Oncethe orientation is decided,the artist must then determine how to balance all of the elements within that space. There are several ways to create balance: symmetrical, asymmetrical, and radial. Symmetrical balance is achieved when both sides of a composition are identical or nearly identical; asymmetrical balance occurs when there is a distribution of visual weight that is uneven but still pleasing to the eye; radial balance happens when the elements radiate outward fromacommoncenterpoint. In general, most compositions will have some combination of these three typesofbalance.
After determining how to orient and balance all of the elements within aspace,anartistmust then harmonize those elements so they work together cohesively to create a pleasing image overall
The area within the field of view used for the picture (“cropping”)
This is the area that will be seen in the final work, and it is important to consider how the composition will change with different aspect ratios. The other five areas are: 1. The background: What will be seen behind the subject matter? Is it important to the story being told? 2. The foreground: What will be seen in front of the subject matter? Is it important to the story being told? 3. The left side: Is there anything important happening on the left side of the composition that should be included in the final work? 4. The right side: Is there anything important happening on the right side of the composition that should be included in the final work? 5. Above and below: Is there anything happening above or below the main subject matter that should be included in order to create a balanced composition?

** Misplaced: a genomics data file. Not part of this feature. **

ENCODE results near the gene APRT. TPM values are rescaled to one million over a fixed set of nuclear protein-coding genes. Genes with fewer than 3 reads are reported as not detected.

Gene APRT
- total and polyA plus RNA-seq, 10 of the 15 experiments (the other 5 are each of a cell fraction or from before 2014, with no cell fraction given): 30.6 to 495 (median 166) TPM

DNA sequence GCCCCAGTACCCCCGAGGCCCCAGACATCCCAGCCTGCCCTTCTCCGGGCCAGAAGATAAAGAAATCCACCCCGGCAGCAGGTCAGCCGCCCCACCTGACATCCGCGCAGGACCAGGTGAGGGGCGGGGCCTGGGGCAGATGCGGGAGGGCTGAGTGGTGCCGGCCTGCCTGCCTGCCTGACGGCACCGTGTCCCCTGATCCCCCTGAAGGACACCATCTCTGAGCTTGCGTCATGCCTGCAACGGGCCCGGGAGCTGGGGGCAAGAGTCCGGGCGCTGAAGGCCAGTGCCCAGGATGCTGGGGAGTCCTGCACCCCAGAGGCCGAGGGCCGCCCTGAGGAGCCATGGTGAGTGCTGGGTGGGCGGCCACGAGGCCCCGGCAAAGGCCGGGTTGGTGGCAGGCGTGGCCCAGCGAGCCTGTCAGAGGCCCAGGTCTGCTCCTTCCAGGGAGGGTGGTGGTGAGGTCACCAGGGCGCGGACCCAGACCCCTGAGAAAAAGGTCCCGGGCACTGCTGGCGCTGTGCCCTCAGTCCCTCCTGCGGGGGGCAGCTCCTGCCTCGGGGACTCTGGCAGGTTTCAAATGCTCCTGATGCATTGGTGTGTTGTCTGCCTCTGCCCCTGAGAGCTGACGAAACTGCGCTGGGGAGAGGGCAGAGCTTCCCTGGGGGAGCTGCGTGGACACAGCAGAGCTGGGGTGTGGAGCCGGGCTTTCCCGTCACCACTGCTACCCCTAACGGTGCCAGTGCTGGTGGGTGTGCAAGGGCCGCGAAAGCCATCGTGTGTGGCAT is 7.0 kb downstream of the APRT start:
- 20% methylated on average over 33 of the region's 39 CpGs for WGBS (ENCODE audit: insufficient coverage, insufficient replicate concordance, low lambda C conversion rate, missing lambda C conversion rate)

The path or direction followed by the viewer’s eye when they observe the image
The path or direction followed by the viewer’s eye when they observe the image is called the “line of sight.” The line of sight can be used to lead the viewer’s eye through the image and create a sense of movement. It can also be used to create a sense of depth or distance.
Negative space is often thought of as empty space, but it can also be filled with color or pattern. The key is that the negative space should not compete with the subject for attention. When used effectively, negative space can add depth and dimension to an image.
One way to create interesting negative space is to use contrasting colors or patterns. For example, you could have a brightly colored subject against a dark background. Or you could have a busy patterned background with a simple subject in the foreground. By playing with different colors and patterns, you can create all kinds of interesting effects using negative space.
Another way to use negative space is to leave some parts of the image blank intentionally. This can help draw attention to the subject or add a sense of calmness and serenity to the composition. When done well, using intentional blank spaces can really make an image pop!
So next time you are composing an image, take some time to think about how you can use negative space effectively!